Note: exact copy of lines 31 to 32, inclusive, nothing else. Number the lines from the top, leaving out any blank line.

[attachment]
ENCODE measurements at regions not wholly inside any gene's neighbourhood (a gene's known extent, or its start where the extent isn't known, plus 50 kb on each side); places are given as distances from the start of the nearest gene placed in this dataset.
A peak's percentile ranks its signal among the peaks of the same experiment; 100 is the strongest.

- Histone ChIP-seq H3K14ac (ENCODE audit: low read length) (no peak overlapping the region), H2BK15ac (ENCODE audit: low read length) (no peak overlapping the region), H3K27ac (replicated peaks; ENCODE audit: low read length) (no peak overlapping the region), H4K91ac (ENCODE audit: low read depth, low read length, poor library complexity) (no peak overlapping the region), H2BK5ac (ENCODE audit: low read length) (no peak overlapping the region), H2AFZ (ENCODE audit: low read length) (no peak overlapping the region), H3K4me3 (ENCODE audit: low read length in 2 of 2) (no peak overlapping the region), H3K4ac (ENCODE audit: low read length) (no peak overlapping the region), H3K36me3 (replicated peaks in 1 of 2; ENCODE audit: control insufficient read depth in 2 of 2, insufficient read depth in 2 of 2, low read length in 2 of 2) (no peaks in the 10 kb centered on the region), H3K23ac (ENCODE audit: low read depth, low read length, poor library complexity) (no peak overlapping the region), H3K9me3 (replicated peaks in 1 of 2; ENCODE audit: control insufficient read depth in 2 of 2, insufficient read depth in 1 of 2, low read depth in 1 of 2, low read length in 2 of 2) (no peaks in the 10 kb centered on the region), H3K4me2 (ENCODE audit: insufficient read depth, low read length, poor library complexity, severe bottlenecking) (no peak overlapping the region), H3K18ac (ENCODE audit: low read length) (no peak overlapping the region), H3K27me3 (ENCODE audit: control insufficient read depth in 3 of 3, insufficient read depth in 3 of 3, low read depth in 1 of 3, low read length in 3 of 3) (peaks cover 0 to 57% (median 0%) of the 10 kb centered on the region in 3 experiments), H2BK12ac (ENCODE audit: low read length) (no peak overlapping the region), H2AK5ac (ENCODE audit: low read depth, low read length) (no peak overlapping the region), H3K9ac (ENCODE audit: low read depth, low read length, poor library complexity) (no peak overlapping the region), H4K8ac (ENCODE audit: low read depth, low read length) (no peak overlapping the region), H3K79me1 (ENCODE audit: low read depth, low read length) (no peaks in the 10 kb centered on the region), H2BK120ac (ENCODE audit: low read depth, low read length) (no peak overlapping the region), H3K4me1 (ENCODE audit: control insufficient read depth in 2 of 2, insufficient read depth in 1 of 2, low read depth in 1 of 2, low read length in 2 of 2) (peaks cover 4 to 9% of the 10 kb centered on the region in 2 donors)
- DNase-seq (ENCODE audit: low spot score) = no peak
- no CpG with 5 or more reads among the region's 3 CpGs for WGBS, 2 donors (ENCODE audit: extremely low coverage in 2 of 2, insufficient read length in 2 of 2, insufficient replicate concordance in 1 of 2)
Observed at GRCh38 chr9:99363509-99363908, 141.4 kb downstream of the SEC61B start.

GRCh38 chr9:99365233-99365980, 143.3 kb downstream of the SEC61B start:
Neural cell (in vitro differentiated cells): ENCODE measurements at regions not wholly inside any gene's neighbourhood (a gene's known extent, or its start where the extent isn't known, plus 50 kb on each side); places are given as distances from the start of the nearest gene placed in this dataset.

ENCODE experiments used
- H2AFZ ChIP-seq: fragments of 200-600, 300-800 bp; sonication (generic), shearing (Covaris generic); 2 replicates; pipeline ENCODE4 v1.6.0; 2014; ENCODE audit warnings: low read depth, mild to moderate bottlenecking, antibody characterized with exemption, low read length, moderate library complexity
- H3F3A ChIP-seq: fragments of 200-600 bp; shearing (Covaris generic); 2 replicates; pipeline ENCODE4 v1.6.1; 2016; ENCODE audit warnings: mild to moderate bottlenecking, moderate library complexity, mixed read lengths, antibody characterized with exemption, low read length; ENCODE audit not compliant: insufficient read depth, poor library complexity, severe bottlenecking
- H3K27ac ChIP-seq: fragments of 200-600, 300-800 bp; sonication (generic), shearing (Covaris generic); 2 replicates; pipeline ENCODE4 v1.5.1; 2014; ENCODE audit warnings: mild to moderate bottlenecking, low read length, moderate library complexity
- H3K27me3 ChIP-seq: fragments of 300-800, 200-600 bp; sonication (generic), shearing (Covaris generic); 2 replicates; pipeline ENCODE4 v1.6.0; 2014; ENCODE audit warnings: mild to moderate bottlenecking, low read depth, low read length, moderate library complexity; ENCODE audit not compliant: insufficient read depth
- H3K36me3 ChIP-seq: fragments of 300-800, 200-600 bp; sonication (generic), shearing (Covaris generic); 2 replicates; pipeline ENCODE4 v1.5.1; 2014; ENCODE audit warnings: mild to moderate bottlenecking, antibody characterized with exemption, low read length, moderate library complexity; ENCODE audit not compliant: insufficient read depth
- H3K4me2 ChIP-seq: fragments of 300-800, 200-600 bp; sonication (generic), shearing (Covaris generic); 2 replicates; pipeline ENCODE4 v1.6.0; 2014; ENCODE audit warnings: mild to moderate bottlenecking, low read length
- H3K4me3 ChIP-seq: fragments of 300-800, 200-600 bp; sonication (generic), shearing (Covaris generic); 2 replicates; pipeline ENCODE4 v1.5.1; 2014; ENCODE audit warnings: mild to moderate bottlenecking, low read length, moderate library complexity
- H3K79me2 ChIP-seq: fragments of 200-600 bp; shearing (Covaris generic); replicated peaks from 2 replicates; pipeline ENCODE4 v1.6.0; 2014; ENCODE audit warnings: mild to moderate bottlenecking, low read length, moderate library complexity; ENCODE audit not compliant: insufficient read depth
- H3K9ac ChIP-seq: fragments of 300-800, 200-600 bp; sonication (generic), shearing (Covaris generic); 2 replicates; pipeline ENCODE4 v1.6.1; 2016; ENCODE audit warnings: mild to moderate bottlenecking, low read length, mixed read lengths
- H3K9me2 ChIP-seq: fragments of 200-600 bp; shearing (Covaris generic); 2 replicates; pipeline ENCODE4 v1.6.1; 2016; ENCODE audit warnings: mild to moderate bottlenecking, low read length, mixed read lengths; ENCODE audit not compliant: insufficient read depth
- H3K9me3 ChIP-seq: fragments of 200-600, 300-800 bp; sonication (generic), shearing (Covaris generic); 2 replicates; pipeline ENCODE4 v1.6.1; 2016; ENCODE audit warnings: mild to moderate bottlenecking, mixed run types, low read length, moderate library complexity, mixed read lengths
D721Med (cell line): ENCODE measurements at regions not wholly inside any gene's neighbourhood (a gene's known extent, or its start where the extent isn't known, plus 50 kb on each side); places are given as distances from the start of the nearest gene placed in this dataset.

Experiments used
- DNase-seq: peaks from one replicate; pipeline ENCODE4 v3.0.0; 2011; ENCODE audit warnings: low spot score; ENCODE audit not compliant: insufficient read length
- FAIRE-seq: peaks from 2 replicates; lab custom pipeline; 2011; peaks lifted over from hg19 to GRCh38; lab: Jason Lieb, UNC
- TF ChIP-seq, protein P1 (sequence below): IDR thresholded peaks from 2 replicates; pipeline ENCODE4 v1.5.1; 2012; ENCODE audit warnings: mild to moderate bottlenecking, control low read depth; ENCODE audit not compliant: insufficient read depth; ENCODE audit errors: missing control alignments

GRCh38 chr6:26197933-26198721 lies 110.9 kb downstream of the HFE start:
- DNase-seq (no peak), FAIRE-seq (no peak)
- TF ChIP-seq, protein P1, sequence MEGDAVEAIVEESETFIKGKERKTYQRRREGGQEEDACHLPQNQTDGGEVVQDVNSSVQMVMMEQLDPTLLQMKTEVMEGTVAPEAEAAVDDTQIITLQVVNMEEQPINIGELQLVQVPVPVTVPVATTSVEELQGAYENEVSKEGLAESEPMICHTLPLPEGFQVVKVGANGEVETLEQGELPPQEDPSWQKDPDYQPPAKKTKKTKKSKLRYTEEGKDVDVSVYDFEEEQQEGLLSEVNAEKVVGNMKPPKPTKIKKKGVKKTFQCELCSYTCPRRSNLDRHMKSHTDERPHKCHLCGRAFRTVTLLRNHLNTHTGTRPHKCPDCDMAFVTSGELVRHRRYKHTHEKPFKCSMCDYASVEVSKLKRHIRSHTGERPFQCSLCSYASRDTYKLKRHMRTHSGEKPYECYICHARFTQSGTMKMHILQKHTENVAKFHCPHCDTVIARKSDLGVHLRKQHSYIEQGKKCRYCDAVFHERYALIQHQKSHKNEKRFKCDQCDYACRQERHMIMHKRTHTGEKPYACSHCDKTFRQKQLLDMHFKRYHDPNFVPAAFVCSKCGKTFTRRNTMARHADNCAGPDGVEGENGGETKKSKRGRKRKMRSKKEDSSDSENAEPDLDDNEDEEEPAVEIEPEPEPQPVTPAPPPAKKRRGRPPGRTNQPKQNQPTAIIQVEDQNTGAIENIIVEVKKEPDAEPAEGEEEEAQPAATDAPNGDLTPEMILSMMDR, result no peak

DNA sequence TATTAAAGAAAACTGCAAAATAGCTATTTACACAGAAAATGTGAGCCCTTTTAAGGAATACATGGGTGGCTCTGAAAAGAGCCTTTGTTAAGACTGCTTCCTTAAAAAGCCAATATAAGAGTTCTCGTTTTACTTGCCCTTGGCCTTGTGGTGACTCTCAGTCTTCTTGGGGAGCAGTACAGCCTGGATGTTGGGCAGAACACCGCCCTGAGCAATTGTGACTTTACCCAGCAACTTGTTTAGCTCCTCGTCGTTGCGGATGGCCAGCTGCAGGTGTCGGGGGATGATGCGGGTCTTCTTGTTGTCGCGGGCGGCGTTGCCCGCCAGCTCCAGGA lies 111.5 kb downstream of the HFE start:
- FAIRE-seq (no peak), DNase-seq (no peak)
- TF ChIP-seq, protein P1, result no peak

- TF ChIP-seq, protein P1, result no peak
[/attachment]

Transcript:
- TF ChIP-seq, protein P1, result no peak

- TF ChIP-seq, protein P1, result no peak